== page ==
Having worked alongside installers to deliver innovative mounting systems for over a decade, EcoFasten knows how vital it is for installers to keep their operations lean, their quality of work high and their business profitable.
We’ve therefore decided to create a simple guide detailing three key topics installers should consider when choosing your mounting systems and best practices for each one.
Over the next few weeks we’ll be breaking down these key areas in three blogs in an effort to provide valuable guidance for installers, helping you to keep it lean in 2019 and beyond…
Take A Close Look at the Roof
Although it may seem obvious, one of the first things that any solar contractor should do is make a holistic assessment of the condition and design constraints of the customer’s roof and the building itself. No reputable integrator wants to install a photovoltaic system on a roof that will need to be replaced within a few years or go through innumerable design changes because the roof itself was not properly assessed.
Here’s a checklist of things to look at and take care of during the inspection of the roof prior to starting the design of the PV array:
-Structural evaluation of the building envelope and the roof.
-Age of the roofing materials. Don’t install on a roof that will need to be replaced before the 20-25 year lifetime of a rooftop solar system ends.
-Type of roofing materials. This assessment is especially important, in order to determine the correct steps needed, if any, to maintain the integrity of the roof.
-Dirt build-up and pest damage. Many roofs offer an ideal home for bats, squirrels, rats, wasps and other pests. Gnawing and added moisture can degrade materials rapidly, causing structural or waterproofing failure.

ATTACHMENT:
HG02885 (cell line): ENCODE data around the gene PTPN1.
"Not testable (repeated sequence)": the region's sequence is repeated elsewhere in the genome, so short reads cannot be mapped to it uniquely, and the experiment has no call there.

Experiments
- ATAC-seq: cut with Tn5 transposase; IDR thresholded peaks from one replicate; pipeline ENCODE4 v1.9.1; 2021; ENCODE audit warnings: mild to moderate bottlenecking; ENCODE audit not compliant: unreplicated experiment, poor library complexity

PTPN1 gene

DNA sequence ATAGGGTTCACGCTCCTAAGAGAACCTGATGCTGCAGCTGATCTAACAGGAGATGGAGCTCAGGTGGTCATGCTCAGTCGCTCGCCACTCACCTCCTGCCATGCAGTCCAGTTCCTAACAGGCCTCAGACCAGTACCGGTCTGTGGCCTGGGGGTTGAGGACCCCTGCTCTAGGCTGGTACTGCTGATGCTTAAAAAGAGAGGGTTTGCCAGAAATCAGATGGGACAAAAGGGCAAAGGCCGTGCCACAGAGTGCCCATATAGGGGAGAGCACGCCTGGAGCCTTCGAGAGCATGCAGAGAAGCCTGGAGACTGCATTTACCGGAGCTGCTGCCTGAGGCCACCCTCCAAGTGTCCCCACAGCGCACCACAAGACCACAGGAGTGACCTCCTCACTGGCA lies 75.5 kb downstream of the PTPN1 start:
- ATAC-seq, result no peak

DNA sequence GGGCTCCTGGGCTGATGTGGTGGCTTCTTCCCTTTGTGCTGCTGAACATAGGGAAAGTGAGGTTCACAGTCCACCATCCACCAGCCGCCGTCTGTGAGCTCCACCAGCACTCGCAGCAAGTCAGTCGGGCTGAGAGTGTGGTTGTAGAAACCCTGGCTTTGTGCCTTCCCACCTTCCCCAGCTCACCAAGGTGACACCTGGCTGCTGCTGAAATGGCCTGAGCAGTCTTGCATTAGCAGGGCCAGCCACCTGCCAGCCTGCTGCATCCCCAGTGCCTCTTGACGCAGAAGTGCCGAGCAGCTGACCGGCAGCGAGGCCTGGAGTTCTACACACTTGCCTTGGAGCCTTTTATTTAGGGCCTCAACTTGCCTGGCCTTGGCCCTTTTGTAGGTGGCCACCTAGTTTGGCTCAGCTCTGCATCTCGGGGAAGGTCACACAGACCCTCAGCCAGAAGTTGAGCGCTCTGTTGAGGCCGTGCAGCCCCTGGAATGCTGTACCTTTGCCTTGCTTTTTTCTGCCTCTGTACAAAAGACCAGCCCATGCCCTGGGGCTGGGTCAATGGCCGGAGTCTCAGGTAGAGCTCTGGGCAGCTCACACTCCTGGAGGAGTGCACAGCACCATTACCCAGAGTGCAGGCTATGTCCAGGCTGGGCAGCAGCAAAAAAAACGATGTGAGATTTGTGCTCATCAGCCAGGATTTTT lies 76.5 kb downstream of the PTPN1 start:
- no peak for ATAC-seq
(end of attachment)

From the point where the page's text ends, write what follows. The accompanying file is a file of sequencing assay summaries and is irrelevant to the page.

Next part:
-Condition of underlayment. This step is most essential, since this structure is the primary source of waterproofing for the roof. Curling and cracking of underlayment are not a good sign.
-Damage from past work. Remember, the last one on the roof is the one who gets blamed for damage, so repair any damage before installing the PV system.
-Roof drainage and snowload. Proper drainage extends the lifetime of a roof and greatly reduces the likelihood of any water or moisture damage to the array. In regions prone to sliding snow and ice, snow guards should be installed in areas where homeowners are at risk of snow and ice shedding.
-Roof traffic, access and safety. A PV system cannot interfere with roof maintenance, so any design needs to accommodate that factor. And if a roof or part of a roof looks unsafe, it probably is.
Another important factor to consider as part of your lean installation process is the need to pre-drill and backfill. If you skip this step, you run the risk of cracking or splitting rafters, which will cause leaking and will ultimately be your fault. If it’s done the right way to begin with, there will be no headaches later on.
In our next blog about best practices for solar mounting installation, we’ll offer some tips to ensure the integrity of the roof when working with different roof types and roofing materials. To read the entire white paper, you can download EcoFasten’s “Keeping it Lean in 2019” guide via the button below.